Rychard Carrington reports on John Etheridge's Zappatistas – Cambridge Modern Jazz Club,The Junction, Cambridge 26 February 2009

John Etheridge
John Etheridge and the Zappatistas


Frank Zappa, whose distinctive moustachioed face presided over the evening via a big portrait hanging over the stage, is a unique character in the history of rock. He was the first intellectual artistic radical to patronise the nascent scene, he had a significant influence on the very concept of avant-garde rock, yet his music was also quite apart from anyone else's. In the late 1960s, when cutting edge rock musicians were essentially pop or blues musicians whose minds had been suddenly expanded/addled by psychedelic drugs, Zappa developed a startling new sound from the influences of modern classical (especially Edgar Varese), free jazz and doo-wop, while playing potent psychedelic electric guitar himself, and singing boldly explicitly satirical lyrics; in those days such fusion was far, far more radical than it has become. Since his death in 1993 his status as a major figure has solidified, yet his records have never sold in large quantities.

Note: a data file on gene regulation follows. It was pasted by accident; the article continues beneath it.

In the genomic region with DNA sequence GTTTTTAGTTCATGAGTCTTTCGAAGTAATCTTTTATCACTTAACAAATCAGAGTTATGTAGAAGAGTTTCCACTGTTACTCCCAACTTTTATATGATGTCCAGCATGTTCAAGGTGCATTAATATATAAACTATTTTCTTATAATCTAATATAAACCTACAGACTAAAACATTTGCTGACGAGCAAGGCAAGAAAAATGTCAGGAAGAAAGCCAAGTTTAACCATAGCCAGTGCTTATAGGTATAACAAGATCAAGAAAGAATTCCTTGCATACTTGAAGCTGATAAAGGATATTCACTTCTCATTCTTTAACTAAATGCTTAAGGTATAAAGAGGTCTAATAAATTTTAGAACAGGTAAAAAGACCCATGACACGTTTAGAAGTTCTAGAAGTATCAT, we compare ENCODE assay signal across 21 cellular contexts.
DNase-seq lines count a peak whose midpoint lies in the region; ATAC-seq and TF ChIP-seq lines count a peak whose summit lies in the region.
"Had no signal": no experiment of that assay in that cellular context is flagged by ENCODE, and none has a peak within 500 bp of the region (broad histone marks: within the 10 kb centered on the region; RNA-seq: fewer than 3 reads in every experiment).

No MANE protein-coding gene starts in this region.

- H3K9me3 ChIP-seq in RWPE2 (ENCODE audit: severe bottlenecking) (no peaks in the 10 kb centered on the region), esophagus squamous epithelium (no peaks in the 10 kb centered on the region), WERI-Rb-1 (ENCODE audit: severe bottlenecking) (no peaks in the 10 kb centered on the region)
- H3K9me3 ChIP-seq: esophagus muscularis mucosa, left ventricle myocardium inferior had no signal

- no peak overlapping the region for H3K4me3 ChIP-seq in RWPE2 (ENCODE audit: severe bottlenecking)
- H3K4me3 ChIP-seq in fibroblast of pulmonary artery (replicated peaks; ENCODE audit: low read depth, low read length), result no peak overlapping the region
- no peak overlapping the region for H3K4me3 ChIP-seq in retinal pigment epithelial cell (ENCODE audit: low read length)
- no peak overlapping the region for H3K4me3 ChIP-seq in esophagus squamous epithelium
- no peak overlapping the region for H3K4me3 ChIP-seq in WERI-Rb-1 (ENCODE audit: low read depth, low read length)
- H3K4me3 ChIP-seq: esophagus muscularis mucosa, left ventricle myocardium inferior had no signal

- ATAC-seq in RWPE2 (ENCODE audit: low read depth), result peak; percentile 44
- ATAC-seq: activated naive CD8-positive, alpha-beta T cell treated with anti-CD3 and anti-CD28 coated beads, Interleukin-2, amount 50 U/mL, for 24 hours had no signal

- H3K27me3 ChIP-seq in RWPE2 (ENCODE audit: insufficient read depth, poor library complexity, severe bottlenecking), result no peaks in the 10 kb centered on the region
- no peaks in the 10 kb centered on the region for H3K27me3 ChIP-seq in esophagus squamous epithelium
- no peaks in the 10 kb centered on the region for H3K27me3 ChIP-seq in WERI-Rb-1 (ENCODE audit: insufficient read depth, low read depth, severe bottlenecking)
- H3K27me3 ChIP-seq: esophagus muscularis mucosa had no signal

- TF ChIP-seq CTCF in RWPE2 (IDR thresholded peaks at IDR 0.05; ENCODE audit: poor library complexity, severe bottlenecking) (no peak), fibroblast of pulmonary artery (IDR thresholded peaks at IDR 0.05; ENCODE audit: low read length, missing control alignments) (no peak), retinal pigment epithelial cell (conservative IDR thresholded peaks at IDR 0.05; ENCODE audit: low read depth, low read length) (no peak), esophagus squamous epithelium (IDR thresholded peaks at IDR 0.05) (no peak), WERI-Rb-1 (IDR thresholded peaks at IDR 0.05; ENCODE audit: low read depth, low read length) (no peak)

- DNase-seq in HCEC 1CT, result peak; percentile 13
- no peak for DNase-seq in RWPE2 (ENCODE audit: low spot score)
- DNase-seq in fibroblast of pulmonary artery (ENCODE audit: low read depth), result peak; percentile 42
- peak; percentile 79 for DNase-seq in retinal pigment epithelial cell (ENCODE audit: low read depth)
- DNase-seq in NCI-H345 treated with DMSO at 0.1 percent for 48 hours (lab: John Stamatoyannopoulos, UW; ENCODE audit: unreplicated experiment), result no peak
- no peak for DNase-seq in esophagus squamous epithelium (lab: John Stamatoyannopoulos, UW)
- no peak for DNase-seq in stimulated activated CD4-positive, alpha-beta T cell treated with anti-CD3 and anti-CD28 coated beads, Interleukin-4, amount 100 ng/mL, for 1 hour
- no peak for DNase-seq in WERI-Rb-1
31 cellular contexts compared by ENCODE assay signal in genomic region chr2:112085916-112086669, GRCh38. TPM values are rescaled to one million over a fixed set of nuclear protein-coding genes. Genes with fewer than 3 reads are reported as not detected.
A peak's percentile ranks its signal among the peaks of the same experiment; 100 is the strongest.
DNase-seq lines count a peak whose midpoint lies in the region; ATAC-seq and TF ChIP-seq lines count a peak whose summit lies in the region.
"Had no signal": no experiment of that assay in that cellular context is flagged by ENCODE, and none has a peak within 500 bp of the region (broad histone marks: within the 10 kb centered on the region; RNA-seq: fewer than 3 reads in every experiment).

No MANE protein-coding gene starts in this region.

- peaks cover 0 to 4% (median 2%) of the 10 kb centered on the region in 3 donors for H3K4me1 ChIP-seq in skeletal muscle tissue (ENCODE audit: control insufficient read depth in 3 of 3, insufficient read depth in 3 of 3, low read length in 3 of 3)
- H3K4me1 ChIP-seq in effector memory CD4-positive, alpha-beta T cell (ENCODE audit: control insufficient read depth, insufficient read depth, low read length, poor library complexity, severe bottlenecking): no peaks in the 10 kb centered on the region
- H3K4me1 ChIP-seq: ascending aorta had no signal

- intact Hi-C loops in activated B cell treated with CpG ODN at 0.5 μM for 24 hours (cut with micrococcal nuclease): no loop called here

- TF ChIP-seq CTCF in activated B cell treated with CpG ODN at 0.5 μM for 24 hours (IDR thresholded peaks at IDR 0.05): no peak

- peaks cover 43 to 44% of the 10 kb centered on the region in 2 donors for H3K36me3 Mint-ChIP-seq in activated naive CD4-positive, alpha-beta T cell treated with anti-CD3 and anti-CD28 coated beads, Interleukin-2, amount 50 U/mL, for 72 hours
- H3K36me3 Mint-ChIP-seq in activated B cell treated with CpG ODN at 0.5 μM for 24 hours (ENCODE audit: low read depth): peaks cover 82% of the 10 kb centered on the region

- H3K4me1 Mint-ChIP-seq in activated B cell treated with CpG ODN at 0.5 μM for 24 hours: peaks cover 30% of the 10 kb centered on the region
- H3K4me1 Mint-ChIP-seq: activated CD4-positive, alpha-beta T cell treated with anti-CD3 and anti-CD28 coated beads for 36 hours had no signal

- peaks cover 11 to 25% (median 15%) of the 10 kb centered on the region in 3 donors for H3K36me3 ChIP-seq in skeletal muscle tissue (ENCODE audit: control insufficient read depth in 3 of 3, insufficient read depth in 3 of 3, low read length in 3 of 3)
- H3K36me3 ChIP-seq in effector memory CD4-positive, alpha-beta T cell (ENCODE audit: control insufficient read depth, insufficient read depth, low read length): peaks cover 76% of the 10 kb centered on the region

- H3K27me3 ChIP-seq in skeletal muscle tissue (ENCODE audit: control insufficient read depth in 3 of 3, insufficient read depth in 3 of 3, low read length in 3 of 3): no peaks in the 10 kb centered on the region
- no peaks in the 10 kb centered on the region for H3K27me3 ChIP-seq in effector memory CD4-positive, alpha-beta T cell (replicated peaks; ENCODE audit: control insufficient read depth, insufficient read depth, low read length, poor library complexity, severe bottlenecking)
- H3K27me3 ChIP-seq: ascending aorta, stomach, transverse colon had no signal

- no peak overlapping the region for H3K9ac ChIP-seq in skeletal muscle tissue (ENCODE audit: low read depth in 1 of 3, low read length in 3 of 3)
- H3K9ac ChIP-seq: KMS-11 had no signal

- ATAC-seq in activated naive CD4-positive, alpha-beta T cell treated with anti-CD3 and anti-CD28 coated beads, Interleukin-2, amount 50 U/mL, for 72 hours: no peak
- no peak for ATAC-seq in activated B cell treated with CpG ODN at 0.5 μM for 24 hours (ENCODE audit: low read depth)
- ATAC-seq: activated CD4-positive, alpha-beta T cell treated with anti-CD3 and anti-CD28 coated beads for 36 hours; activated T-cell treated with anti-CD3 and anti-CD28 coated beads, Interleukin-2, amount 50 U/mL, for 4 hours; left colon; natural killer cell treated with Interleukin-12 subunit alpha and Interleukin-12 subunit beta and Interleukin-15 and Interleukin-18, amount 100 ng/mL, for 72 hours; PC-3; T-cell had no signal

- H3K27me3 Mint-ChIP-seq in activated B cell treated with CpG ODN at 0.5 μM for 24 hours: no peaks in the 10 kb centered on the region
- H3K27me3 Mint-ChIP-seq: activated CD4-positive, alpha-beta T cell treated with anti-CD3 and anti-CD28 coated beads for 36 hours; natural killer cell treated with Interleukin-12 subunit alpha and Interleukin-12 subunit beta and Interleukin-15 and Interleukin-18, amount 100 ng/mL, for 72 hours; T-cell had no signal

Fast forward to 2009, and there is a band playing a whole set of Zappa numbers at The Junction 2. The Zappatistas are a jazz-rock band, many of whose members are well known to the cognoscenti of British jazz-rock. Like many such big fish in this small pond, leader John Etheridge was in - you've guessed it - Soft Machine. Undoubtedly The Zappatistas are a first-rate ensemble who would have produced a good show even if their set hadn't included any Zappa numbers. They allowed themselves freedom to truly flourish, without wandering far the essence of the compositions. From the outset, the brass section distinguished them from Zappa's Mothers Of Invention, saxophonist Theo Travis (on his first date with the band), trumpeter Paul Jayasinha and trombonist Annie Whitehead each contributing excellent solos.  Well, the musicians were all good:  Rob Statham on bass guitar, Nick France on drums, ‘musical director' Steve Lodder on keyboards and Etheridge on electric guitar. An unaffected frontman, Etheridge delivered vocals only on Let's Make The Water Turn Black, otherwise leading either through masterful guitar, definitely on a par with Zappa's own playing, or else by standing back and allowing the other musicians to flow.


Numbers performed included Peaches En Regalia, Eat That Question, Sleep Dirt, The Grand Wazoo, Harry You're A Beast and Zoot Allures.


Stripped of his distinctive satirical voice, and removed from the times to which he related eloquently and pertinently, Zappa definitely still cuts it as a composer of playful, inventive, sophisticated music. The Zappatistas certainly do him justice, which is no small achievement.


Writer: Rychard Carrington